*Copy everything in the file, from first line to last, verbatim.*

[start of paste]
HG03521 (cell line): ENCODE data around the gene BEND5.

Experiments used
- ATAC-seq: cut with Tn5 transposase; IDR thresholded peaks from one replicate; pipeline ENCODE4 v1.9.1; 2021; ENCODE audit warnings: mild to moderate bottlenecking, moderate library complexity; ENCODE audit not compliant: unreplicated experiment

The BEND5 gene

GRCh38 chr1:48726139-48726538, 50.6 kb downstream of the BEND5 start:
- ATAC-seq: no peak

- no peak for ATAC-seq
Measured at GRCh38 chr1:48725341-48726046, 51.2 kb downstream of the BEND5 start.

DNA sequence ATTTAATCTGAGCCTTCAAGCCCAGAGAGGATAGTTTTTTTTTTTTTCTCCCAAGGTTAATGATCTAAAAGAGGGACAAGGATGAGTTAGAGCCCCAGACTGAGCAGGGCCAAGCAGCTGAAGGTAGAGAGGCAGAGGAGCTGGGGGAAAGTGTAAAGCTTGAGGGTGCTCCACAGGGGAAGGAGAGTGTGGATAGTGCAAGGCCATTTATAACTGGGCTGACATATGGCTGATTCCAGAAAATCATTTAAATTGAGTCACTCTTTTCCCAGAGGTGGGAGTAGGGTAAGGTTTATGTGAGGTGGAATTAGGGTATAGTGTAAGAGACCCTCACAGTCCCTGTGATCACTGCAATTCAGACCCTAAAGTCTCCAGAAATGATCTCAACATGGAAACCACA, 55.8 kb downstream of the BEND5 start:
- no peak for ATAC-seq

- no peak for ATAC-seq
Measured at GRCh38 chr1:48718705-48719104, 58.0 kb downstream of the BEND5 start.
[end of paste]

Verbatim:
HG03521 (cell line): ENCODE data around the gene BEND5.

Experiments used
- ATAC-seq: cut with Tn5 transposase; IDR thresholded peaks from one replicate; pipeline ENCODE4 v1.9.1; 2021; ENCODE audit warnings: mild to moderate bottlenecking, moderate library complexity; ENCODE audit not compliant: unreplicated experiment

The BEND5 gene

GRCh38 chr1:48726139-48726538, 50.6 kb downstream of the BEND5 start:
- ATAC-seq: no peak

- no peak for ATAC-seq
Measured at GRCh38 chr1:48725341-48726046, 51.2 kb downstream of the BEND5 start.

DNA sequence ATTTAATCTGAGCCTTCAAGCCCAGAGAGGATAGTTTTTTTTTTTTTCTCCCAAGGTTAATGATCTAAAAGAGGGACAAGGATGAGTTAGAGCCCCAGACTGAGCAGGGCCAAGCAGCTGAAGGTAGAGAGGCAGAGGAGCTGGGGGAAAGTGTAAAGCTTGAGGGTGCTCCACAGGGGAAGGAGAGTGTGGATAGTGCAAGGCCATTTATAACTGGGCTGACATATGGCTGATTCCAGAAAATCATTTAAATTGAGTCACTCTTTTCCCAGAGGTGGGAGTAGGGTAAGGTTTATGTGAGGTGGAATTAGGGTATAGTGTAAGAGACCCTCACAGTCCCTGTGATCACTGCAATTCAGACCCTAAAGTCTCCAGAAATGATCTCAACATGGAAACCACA, 55.8 kb downstream of the BEND5 start:
- no peak for ATAC-seq

- no peak for ATAC-seq
Measured at GRCh38 chr1:48718705-48719104, 58.0 kb downstream of the BEND5 start.